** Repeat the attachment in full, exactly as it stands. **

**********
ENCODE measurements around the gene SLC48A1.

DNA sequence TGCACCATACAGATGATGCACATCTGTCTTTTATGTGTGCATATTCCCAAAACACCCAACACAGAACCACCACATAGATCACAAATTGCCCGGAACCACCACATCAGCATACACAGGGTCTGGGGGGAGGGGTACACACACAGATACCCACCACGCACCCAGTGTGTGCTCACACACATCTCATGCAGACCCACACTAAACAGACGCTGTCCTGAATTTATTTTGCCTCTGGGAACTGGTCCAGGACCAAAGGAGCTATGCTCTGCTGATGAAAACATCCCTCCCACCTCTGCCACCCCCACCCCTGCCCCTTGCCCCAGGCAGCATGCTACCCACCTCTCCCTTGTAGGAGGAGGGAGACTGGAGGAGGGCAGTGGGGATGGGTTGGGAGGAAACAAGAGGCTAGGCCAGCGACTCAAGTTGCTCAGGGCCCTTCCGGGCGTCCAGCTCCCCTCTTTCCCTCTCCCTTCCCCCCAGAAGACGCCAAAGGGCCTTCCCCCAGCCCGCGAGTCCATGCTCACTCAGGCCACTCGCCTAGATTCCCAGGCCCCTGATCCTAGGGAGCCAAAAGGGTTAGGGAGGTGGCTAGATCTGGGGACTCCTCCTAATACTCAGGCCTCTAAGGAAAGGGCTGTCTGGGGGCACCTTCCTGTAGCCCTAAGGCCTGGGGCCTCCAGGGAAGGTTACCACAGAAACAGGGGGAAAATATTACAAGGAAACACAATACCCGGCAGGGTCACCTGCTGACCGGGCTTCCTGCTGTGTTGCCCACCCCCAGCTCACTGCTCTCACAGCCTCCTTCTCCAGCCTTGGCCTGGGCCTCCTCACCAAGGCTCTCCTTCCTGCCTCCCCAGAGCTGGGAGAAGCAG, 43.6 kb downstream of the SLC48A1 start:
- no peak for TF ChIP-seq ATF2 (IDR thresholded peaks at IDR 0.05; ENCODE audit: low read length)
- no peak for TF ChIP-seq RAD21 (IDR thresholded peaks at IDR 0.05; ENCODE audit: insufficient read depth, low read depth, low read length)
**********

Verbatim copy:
ENCODE measurements around the gene SLC48A1.

DNA sequence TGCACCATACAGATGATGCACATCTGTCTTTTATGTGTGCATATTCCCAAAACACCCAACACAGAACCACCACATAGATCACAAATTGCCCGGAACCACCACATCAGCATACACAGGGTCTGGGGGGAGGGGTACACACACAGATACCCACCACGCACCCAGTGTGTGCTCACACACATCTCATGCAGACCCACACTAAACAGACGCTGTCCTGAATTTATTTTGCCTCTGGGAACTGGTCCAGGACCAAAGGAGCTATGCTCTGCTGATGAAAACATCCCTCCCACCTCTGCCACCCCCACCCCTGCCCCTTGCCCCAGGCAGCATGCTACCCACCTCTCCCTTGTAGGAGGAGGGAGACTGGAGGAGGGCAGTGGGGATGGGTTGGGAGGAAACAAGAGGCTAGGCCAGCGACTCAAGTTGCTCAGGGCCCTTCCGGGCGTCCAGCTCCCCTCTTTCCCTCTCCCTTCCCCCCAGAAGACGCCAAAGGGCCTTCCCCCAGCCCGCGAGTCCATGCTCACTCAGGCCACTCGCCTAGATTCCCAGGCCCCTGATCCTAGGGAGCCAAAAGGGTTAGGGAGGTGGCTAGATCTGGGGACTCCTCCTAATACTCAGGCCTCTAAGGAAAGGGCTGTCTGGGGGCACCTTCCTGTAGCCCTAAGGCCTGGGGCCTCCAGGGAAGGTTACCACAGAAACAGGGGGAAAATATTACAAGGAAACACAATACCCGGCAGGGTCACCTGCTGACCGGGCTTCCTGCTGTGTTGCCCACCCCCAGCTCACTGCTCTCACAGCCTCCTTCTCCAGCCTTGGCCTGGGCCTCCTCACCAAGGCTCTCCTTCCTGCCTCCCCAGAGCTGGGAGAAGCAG, 43.6 kb downstream of the SLC48A1 start:
- no peak for TF ChIP-seq ATF2 (IDR thresholded peaks at IDR 0.05; ENCODE audit: low read length)
- no peak for TF ChIP-seq RAD21 (IDR thresholded peaks at IDR 0.05; ENCODE audit: insufficient read depth, low read depth, low read length)